Trucks. These are your platforms, and they will begin moving when the games mechanic tells them too. They usually run on a timer from what I’ve experienced. For example, the first cluster of trucks you are atop will begin moving the second the game begins. There may be a second cluster of trucks further down the track that won’t move until a certain time. As there’s no visible timer it’s down to you being speedy. You are not allowed to touch the floor, obstacles, or surrounding scenery. If you do, it’s back to the start. Trucks will normally, but are not limited to, follow three patterns. Pattern one: A one truck, followed by two truck formation. Pattern two: a singular row of trucks spaced at various distances. Pattern 3: A one truck, three truck formation. Whichever pattern emerges, you’ll be able to jump to each one, with ease or difficulty. The trucks usually stay uniformed in relation to speed, but they tend to drive into each others sides and hold that formation, essentially creating a large platform.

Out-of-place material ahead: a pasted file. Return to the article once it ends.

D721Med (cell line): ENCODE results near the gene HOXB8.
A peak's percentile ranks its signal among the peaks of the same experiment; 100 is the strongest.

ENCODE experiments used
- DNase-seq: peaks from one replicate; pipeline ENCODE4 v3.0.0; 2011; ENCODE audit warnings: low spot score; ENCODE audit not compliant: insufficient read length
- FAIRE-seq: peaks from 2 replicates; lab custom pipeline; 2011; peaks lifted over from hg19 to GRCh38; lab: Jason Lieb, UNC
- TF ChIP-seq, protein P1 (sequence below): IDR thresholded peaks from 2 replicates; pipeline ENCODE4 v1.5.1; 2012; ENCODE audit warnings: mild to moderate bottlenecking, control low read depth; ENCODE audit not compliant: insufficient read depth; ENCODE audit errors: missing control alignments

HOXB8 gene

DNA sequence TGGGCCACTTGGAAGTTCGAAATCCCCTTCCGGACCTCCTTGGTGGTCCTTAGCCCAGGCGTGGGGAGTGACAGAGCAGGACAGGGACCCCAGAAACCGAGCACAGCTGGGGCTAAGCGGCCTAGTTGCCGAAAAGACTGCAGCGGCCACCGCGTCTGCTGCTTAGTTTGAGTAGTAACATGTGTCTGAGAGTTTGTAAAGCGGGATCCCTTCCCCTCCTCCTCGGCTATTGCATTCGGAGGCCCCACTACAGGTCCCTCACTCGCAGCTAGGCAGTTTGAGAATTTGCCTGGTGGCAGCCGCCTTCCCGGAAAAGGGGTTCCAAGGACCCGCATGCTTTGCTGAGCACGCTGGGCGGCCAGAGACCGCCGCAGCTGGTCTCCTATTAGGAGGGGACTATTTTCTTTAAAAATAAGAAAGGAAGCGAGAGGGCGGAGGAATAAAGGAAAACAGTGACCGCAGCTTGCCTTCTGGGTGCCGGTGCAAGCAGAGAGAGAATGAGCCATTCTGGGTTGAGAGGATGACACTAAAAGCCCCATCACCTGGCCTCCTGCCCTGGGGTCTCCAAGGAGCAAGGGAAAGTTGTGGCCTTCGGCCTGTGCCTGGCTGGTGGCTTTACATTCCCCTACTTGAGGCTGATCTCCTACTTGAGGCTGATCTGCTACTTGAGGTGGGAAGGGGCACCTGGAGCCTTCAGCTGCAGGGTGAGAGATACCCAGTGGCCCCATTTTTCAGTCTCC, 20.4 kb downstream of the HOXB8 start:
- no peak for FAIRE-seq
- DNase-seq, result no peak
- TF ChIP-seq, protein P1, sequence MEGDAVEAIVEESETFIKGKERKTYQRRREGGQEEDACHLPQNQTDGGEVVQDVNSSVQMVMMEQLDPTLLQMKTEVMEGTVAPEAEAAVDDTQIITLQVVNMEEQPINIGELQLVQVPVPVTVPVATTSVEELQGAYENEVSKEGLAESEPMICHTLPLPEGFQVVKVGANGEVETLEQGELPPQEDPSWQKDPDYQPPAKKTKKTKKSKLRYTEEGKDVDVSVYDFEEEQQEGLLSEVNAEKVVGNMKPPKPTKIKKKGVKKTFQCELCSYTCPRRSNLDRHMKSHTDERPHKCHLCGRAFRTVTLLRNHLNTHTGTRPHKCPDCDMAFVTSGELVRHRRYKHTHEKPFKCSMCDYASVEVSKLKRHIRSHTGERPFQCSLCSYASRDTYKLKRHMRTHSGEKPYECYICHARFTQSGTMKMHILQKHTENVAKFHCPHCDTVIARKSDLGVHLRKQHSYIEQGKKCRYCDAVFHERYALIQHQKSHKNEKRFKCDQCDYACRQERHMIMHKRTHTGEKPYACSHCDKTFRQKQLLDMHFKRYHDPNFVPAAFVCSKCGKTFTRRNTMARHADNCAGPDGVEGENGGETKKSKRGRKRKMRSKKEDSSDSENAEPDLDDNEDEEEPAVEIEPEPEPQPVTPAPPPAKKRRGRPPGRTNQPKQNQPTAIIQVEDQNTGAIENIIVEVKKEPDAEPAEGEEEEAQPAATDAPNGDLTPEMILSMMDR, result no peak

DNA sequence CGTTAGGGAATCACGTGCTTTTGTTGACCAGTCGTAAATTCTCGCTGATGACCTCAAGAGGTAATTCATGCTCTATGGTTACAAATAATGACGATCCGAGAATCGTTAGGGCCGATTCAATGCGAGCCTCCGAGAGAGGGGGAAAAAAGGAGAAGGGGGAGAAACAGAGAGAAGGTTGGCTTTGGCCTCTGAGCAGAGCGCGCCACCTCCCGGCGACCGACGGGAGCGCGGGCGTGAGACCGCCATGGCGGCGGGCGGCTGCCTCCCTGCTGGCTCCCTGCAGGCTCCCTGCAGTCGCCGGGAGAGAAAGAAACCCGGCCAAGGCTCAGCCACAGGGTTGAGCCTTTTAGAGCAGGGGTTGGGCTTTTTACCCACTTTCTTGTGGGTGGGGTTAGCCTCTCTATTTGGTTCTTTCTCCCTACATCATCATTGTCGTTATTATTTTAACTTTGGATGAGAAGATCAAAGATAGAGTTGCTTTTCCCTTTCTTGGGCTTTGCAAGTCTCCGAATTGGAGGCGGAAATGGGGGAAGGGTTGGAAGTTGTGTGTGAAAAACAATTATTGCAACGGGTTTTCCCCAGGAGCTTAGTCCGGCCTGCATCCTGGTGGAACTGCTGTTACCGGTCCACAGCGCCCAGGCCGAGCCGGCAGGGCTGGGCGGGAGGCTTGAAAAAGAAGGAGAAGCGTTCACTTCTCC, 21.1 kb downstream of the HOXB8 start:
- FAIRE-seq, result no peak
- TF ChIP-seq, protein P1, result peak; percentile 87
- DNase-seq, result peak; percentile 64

There are levels in which the trucks speeds and formations are entirely random and results in various hard-to-land landings. Whilst the formation, and speeds may be random, if you restart, the the positions and speeds will be incredibly similar to the previous turns. Basically, the trucks have a set pattern no matter how many restarts it may take to complete the level, they just don’t follow the usual uniformed cluster, and as such becomes a bit more manic, and the physics change it up, so every play is different in some way.
Talking about levels, you’ll find a load of different settings, each world has ten levels to complete. These range from Forests, castles, steampunk, sci-fi, and more. Each world comes with their own obstacles and themed props, and the ten levels you have to complete range from various difficulties, it’s not a conventional, start easy, finish hard, but rather, it’s suited to your playing style, some levels you may be more masterful towards than others. Myself for example, I’m far better at the levels in which I have to fall from great heights and land on a truck, but I and terrible at the levels with obstacles.